BOURNEMOUTH, ENGLAND - Sunday, December 4, 2016: Liverpool's manager Jürgen Klopp before the FA Premier League match against AFC Bournemouth at Dean Court. (Pic by David Rawcliffe/Propaganda)

LIVERPOOL’S second-half collapse at Bournemouth brought out the doom-mongers in force but what the 4-3 sucker punch means to the Reds’ season remains to be seen.

Before the slump on the South Coast, Jürgen Klopp’s side were unbeaten for 15 games. The German has been in charge at Anfield for over a year now, so what do previous setbacks tell us about how his Liverpool sides react to adversity?

If Liverpool were to embark on another long run of avoiding defeat the late lows of Dean Court could soon be filed in the box marked ‘so what’. So how likely does that look for the class of 2016-17 as a home game with West Ham begins to loom large on the horizon?

Well, for those seeking any rope to pull themselves clear of the dark hole they fell down post-Bournemouth, it’s good news. Because since Klopp made the manager’s chair his own on October 8, 2015, Liverpool haven’t lost two league games on the bounce.

Whatever happens behind the screens at Melwood, and inside the dressing room at Anfield, it suggests that the manager and his tightly-knit backroom team have what it takes to lift a squad feeling down on its luck.

The only example of a kick in the teeth in the league we have to compare to this season is of course the 2-0 defeat to Burnley back in August. From there, Championship Burton Albion were walloped 5-0 in their own backyard in the League Cup, before a creditable draw was secured at White Hart Lane and champions Leicester City were thrashed 4-1 at Anfield

Spreading the net further, it can be seen that Liverpool have only won five on the spin on one occasion, earlier this season. But while that absolute ruthlessness is still something that needs to be worked on, there is plenty of evidence of bouncebackability under Klopp.

For all the smiles, guffaws and goofiness in pre and post-match press conferences, you sense Klopp and the slightly unnerving Željko Buvač will stand for no messing when things need to be fixed. A defeat will mark a time to work, and work hard — and the players will know it. While some will wonder about a cushy-looking pre-arranged team bonding trip to Barcelona this week, you can bet the training session would have been anything but a stroll around the sights.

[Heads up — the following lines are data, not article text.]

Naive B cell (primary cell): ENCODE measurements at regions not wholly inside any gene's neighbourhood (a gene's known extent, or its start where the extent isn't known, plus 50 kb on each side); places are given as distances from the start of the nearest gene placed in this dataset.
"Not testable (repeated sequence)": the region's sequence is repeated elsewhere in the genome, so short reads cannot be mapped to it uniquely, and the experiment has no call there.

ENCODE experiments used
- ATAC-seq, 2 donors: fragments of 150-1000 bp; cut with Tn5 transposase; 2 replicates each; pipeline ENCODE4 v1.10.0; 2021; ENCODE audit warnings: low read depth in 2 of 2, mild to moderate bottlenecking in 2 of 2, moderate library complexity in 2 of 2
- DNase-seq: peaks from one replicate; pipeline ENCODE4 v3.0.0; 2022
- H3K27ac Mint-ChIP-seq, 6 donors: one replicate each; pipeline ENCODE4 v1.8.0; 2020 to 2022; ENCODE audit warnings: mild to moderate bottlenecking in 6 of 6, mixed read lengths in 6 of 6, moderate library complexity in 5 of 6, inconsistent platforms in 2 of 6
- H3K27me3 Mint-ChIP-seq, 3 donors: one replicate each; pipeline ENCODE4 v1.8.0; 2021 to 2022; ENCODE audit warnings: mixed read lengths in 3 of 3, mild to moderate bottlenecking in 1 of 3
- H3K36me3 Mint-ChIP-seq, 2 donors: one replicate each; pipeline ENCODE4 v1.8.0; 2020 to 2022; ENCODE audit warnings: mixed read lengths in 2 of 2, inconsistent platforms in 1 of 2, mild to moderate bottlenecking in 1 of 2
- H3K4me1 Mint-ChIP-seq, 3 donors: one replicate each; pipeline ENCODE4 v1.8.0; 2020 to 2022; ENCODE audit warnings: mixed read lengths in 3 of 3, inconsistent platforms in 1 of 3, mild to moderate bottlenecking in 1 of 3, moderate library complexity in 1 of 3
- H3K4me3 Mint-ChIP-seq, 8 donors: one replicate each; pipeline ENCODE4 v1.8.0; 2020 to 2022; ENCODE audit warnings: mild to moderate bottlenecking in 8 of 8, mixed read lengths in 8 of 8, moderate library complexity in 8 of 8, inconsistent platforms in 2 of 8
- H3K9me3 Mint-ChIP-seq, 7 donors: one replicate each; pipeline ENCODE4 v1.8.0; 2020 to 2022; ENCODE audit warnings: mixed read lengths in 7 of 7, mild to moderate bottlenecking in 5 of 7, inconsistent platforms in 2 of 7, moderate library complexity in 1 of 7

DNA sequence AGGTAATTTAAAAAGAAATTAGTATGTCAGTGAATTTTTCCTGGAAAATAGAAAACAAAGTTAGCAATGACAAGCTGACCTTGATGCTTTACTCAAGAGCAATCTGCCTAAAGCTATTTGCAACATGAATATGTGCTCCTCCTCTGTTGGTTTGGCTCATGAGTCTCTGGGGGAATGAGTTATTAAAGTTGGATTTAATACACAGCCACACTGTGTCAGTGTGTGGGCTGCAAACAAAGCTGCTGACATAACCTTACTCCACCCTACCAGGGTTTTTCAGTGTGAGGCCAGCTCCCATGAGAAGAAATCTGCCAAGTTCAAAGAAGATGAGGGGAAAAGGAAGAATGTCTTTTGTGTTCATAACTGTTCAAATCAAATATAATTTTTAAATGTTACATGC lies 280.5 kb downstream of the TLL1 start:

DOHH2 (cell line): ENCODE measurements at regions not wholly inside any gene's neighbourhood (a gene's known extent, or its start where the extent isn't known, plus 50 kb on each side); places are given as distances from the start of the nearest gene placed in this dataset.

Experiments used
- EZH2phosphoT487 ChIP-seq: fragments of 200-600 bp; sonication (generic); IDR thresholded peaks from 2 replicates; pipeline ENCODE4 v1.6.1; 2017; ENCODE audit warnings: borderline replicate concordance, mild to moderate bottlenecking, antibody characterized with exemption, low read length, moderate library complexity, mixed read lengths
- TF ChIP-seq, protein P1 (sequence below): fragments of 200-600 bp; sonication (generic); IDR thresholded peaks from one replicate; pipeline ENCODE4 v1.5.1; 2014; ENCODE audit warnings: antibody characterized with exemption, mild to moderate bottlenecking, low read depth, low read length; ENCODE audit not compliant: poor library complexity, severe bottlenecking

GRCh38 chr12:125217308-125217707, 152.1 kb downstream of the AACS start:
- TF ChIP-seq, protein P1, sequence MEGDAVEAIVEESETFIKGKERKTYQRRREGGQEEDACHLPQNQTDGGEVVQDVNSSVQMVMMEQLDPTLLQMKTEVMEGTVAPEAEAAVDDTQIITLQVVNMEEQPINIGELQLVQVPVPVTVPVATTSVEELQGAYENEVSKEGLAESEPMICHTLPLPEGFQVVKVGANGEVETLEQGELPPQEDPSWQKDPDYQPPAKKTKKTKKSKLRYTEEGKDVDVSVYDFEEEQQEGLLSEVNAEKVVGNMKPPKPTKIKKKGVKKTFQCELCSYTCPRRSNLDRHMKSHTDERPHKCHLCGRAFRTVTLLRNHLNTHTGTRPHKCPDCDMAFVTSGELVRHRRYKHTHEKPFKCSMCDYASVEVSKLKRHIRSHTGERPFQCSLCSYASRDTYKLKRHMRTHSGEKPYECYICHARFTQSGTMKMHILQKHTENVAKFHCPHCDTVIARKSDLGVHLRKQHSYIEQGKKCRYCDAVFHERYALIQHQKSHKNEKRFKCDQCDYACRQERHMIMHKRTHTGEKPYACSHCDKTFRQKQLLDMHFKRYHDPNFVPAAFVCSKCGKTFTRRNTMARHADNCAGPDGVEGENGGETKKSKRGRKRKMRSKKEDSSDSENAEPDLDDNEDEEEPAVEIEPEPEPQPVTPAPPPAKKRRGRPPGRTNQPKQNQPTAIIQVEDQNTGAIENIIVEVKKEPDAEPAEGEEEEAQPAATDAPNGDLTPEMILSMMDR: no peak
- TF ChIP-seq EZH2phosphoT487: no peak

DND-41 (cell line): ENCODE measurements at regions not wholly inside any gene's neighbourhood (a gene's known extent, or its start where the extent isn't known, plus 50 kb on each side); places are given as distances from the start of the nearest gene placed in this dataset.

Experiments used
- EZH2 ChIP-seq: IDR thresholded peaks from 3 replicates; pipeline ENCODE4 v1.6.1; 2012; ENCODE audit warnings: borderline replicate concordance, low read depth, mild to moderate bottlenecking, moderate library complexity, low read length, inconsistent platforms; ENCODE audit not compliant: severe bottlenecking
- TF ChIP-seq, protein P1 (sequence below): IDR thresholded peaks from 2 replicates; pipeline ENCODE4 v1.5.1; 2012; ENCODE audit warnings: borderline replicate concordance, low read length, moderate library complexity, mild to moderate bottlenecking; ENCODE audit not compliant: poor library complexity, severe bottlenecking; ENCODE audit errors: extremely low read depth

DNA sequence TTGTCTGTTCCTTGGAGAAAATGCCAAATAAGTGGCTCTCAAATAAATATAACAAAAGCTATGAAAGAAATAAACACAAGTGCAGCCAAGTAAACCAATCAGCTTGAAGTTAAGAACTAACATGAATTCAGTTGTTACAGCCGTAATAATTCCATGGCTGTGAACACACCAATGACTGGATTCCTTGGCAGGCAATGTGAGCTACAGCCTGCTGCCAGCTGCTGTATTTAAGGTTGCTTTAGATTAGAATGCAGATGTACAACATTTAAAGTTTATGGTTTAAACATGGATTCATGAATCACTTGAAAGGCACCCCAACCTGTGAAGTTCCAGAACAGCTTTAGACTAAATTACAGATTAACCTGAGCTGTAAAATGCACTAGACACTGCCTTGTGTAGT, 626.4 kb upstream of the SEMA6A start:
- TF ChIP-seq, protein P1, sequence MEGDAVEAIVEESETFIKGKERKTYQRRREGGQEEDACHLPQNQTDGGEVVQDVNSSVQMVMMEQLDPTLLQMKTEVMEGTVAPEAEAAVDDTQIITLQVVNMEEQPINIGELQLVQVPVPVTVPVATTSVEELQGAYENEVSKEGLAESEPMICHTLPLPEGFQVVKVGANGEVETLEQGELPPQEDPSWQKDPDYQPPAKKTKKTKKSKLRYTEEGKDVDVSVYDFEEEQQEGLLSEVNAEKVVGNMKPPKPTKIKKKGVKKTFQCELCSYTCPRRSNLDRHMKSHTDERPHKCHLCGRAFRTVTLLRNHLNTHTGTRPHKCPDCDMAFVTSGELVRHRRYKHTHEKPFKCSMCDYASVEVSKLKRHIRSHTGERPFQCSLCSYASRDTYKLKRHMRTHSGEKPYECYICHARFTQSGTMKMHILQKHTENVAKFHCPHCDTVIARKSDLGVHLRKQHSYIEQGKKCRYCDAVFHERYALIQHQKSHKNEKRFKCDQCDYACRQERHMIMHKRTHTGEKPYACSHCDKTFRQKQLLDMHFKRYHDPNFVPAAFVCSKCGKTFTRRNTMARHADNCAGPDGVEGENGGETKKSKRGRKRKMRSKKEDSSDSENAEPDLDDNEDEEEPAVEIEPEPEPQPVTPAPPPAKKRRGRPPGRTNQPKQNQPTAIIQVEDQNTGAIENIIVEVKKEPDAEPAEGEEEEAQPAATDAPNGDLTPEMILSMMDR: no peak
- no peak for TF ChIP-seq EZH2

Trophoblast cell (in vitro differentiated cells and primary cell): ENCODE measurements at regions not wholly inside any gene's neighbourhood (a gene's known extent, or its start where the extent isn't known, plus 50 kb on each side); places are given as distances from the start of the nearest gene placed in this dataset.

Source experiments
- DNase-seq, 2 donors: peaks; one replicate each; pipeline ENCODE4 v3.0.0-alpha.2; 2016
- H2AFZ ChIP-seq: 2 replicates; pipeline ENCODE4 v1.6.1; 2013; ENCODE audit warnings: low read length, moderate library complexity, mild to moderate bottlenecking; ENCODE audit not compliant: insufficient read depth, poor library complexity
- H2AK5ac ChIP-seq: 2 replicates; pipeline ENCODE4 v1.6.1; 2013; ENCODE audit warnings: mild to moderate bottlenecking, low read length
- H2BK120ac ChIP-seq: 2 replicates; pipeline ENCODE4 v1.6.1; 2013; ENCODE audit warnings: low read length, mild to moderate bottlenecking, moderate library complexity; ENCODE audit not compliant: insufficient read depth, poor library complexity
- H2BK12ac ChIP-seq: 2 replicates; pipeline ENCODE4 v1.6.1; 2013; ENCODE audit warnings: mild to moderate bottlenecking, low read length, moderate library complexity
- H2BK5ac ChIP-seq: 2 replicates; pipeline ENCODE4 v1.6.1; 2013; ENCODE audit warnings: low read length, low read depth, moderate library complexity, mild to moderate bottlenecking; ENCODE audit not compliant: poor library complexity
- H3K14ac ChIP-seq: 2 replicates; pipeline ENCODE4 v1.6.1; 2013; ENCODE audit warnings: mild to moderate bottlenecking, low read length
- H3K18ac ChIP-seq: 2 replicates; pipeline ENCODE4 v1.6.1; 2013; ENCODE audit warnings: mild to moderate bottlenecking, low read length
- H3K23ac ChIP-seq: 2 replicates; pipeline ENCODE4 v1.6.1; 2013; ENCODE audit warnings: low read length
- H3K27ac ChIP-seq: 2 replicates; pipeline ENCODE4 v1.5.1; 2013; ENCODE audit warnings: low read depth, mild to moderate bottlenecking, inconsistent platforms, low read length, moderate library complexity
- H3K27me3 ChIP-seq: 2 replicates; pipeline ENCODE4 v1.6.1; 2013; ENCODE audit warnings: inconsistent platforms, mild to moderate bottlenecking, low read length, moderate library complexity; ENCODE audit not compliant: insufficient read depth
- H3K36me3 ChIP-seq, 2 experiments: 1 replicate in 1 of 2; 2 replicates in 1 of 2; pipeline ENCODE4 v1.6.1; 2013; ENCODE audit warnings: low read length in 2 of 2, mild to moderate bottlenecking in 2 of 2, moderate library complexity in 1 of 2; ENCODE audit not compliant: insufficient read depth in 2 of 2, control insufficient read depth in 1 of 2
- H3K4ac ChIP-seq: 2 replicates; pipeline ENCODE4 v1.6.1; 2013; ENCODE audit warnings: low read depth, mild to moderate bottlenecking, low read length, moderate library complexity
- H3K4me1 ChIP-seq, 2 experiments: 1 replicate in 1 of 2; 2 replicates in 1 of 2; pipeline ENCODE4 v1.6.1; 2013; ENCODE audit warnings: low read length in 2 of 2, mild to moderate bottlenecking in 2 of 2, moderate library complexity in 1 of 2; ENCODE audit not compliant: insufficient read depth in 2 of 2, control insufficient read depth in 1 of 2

In the main, when things have gone wrong under Klopp, a mentality to get them right again has been in evidence.

Klopp’s first loss as Reds manager came at home to Crystal Palace — a match which became infamous for his comments prior to the last year’s League Cup fifth round clash with Southampton — after which his side immediately bounced back in the most impressive fashion with a 4-1 away win over Manchester City. That remains one of the crowning performances of his tenure — a side tugging at the leash to correct what had gone wrong  in the best possible way.

In the month that followed, Liverpool lost 2-0 away to Newcastle, with current Red Georginio Wijnaldum on the scoresheet for The Magpies. The Reds then chalked up consecutive draws away to FC Sion in the Europa League — a period that seemed to mark the manager trying to figure out whether the Europa League would be help or hindrance — and at home to West Brom; famous for Divock Origi’s late equaliser and the players “celebrating” a point earned in the 95th minute.

Then came perhaps the worst performance of the German’s reign, away to Watford. But as quickly as fingers were pointed, thumbs were again raised as Liverpool ground out an impressive 1-0 win against Leicester at Anfield.

Four games without a win, in all competitions, remains one of the worst spells of form in 14 months. That says a lot about this side, this squad, and this manager.